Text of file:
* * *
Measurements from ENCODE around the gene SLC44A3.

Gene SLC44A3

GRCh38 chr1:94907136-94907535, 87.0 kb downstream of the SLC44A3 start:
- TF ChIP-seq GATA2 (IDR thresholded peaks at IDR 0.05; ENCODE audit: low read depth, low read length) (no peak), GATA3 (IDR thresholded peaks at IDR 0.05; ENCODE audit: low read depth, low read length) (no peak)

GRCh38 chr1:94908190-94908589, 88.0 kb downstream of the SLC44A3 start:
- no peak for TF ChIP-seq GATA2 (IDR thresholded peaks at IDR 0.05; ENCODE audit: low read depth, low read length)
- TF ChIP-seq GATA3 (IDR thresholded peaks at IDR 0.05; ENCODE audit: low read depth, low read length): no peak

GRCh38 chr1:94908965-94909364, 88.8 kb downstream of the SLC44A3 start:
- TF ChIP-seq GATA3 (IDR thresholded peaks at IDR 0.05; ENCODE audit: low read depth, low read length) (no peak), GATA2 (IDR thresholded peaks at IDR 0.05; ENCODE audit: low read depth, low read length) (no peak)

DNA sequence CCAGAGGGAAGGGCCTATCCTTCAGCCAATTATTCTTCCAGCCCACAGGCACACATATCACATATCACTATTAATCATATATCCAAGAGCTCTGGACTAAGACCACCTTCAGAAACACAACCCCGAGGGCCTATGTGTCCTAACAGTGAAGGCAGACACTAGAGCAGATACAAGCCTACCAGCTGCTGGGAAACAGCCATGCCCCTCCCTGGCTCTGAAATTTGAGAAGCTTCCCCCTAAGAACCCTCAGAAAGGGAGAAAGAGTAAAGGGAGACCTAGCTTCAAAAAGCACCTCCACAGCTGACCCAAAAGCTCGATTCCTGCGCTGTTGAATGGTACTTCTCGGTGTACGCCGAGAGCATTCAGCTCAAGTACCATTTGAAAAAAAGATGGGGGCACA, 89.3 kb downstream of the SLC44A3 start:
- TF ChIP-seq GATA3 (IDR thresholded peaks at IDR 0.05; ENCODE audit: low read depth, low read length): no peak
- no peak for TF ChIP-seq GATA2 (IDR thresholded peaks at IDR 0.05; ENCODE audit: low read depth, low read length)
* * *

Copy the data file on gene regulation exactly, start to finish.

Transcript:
Measurements from ENCODE around the gene SLC44A3.

Gene SLC44A3

GRCh38 chr1:94907136-94907535, 87.0 kb downstream of the SLC44A3 start:
- TF ChIP-seq GATA2 (IDR thresholded peaks at IDR 0.05; ENCODE audit: low read depth, low read length) (no peak), GATA3 (IDR thresholded peaks at IDR 0.05; ENCODE audit: low read depth, low read length) (no peak)

GRCh38 chr1:94908190-94908589, 88.0 kb downstream of the SLC44A3 start:
- no peak for TF ChIP-seq GATA2 (IDR thresholded peaks at IDR 0.05; ENCODE audit: low read depth, low read length)
- TF ChIP-seq GATA3 (IDR thresholded peaks at IDR 0.05; ENCODE audit: low read depth, low read length): no peak

GRCh38 chr1:94908965-94909364, 88.8 kb downstream of the SLC44A3 start:
- TF ChIP-seq GATA3 (IDR thresholded peaks at IDR 0.05; ENCODE audit: low read depth, low read length) (no peak), GATA2 (IDR thresholded peaks at IDR 0.05; ENCODE audit: low read depth, low read length) (no peak)

DNA sequence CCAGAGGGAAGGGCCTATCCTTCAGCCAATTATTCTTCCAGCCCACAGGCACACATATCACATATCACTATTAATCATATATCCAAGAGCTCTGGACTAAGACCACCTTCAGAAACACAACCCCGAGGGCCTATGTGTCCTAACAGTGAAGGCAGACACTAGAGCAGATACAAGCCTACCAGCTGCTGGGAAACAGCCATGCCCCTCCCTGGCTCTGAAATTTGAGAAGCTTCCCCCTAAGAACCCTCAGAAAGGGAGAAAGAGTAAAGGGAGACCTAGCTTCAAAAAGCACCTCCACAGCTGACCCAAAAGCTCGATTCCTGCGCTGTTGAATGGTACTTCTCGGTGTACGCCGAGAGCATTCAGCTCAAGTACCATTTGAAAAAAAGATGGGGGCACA, 89.3 kb downstream of the SLC44A3 start:
- TF ChIP-seq GATA3 (IDR thresholded peaks at IDR 0.05; ENCODE audit: low read depth, low read length): no peak
- no peak for TF ChIP-seq GATA2 (IDR thresholded peaks at IDR 0.05; ENCODE audit: low read depth, low read length)